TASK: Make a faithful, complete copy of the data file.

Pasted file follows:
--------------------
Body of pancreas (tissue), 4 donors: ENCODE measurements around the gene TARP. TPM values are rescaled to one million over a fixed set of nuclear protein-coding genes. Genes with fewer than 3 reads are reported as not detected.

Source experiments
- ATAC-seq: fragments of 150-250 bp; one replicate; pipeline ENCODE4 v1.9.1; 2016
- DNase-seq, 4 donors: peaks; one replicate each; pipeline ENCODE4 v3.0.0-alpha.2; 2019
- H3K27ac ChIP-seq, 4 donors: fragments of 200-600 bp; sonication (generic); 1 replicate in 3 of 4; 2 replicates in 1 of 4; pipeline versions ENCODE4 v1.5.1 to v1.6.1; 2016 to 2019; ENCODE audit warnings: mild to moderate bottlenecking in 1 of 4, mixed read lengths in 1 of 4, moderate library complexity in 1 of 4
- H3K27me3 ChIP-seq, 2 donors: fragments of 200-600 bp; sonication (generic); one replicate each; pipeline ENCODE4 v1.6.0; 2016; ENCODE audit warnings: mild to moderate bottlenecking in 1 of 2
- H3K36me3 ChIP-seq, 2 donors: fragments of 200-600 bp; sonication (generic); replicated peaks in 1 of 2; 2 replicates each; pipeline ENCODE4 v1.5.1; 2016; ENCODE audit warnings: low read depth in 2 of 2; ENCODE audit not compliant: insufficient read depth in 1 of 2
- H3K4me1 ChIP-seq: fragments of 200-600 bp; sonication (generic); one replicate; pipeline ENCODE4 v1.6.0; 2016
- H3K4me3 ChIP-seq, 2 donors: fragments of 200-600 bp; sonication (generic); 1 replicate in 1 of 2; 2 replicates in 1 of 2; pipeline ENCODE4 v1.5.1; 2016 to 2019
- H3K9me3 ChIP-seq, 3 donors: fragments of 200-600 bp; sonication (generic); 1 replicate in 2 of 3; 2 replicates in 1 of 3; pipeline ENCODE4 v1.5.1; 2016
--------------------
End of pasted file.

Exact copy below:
Body of pancreas (tissue), 4 donors: ENCODE measurements around the gene TARP. TPM values are rescaled to one million over a fixed set of nuclear protein-coding genes. Genes with fewer than 3 reads are reported as not detected.

Source experiments
- ATAC-seq: fragments of 150-250 bp; one replicate; pipeline ENCODE4 v1.9.1; 2016
- DNase-seq, 4 donors: peaks; one replicate each; pipeline ENCODE4 v3.0.0-alpha.2; 2019
- H3K27ac ChIP-seq, 4 donors: fragments of 200-600 bp; sonication (generic); 1 replicate in 3 of 4; 2 replicates in 1 of 4; pipeline versions ENCODE4 v1.5.1 to v1.6.1; 2016 to 2019; ENCODE audit warnings: mild to moderate bottlenecking in 1 of 4, mixed read lengths in 1 of 4, moderate library complexity in 1 of 4
- H3K27me3 ChIP-seq, 2 donors: fragments of 200-600 bp; sonication (generic); one replicate each; pipeline ENCODE4 v1.6.0; 2016; ENCODE audit warnings: mild to moderate bottlenecking in 1 of 2
- H3K36me3 ChIP-seq, 2 donors: fragments of 200-600 bp; sonication (generic); replicated peaks in 1 of 2; 2 replicates each; pipeline ENCODE4 v1.5.1; 2016; ENCODE audit warnings: low read depth in 2 of 2; ENCODE audit not compliant: insufficient read depth in 1 of 2
- H3K4me1 ChIP-seq: fragments of 200-600 bp; sonication (generic); one replicate; pipeline ENCODE4 v1.6.0; 2016
- H3K4me3 ChIP-seq, 2 donors: fragments of 200-600 bp; sonication (generic); 1 replicate in 1 of 2; 2 replicates in 1 of 2; pipeline ENCODE4 v1.5.1; 2016 to 2019
- H3K9me3 ChIP-seq, 3 donors: fragments of 200-600 bp; sonication (generic); 1 replicate in 2 of 3; 2 replicates in 1 of 3; pipeline ENCODE4 v1.5.1; 2016